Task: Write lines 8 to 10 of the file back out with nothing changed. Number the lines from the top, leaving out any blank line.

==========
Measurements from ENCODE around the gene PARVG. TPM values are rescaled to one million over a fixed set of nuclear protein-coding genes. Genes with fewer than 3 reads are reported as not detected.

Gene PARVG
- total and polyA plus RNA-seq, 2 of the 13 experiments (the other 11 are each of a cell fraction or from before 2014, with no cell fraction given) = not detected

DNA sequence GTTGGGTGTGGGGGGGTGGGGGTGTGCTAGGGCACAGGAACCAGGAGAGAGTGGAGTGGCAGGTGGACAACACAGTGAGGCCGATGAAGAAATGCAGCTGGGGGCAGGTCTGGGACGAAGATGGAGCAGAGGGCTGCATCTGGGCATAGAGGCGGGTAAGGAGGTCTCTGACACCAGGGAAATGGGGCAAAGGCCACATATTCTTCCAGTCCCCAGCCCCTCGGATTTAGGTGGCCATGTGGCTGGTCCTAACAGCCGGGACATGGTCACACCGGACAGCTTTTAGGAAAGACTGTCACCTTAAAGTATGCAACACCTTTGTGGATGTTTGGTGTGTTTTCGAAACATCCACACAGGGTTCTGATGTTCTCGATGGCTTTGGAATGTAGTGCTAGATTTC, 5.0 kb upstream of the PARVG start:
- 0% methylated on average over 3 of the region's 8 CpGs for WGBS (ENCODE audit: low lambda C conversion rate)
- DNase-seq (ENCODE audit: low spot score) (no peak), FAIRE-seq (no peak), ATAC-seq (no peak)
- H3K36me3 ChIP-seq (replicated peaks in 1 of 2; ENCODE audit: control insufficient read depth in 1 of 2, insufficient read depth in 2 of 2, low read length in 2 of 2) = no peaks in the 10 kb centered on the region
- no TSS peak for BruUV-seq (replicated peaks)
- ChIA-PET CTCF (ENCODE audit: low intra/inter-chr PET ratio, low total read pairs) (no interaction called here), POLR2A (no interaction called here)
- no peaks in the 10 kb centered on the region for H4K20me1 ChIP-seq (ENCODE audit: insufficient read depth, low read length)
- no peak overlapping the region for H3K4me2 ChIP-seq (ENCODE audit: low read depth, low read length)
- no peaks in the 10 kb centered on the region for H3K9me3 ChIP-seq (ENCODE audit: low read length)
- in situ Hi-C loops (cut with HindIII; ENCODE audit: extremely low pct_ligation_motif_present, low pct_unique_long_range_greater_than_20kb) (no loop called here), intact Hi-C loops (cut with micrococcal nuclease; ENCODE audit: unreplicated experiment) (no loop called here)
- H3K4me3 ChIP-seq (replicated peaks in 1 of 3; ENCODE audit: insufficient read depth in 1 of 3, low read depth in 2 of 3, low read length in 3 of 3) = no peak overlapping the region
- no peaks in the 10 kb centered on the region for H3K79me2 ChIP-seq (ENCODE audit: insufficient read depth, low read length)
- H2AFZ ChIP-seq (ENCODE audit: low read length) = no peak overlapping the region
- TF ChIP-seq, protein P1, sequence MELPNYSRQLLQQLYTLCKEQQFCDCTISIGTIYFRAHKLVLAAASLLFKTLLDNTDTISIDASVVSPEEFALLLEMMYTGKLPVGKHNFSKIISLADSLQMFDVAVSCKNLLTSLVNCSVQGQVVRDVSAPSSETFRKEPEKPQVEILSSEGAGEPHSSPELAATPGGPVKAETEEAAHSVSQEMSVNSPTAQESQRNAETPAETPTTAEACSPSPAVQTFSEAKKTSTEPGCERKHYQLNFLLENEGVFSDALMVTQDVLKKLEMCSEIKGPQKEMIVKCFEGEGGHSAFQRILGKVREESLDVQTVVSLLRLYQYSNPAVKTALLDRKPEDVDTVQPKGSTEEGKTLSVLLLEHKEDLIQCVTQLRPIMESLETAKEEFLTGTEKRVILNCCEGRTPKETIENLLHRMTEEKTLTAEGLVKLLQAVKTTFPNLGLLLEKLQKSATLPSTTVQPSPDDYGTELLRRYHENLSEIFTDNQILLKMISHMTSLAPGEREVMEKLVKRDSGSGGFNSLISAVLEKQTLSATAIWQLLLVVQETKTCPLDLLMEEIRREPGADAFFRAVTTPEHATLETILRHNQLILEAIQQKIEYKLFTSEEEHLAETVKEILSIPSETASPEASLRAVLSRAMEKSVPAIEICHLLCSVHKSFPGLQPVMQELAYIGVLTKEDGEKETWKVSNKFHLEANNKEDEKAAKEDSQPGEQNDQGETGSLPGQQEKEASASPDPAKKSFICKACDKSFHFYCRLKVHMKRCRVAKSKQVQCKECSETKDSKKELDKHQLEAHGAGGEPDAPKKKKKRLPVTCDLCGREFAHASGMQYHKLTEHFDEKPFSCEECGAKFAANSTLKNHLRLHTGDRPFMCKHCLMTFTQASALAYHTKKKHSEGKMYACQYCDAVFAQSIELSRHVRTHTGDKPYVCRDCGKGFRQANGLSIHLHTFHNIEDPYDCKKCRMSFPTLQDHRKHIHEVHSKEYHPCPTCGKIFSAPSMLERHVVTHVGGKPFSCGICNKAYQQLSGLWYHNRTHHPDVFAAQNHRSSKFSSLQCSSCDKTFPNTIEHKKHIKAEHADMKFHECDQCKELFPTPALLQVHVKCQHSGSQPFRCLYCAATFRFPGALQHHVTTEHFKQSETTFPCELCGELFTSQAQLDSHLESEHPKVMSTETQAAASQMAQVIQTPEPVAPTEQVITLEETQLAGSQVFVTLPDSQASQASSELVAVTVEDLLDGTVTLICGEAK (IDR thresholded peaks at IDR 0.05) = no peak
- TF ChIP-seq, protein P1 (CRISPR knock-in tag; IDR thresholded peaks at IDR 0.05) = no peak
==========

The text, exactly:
- no TSS peak for BruUV-seq (replicated peaks)
- ChIA-PET CTCF (ENCODE audit: low intra/inter-chr PET ratio, low total read pairs) (no interaction called here), POLR2A (no interaction called here)
- no peaks in the 10 kb centered on the region for H4K20me1 ChIP-seq (ENCODE audit: insufficient read depth, low read length)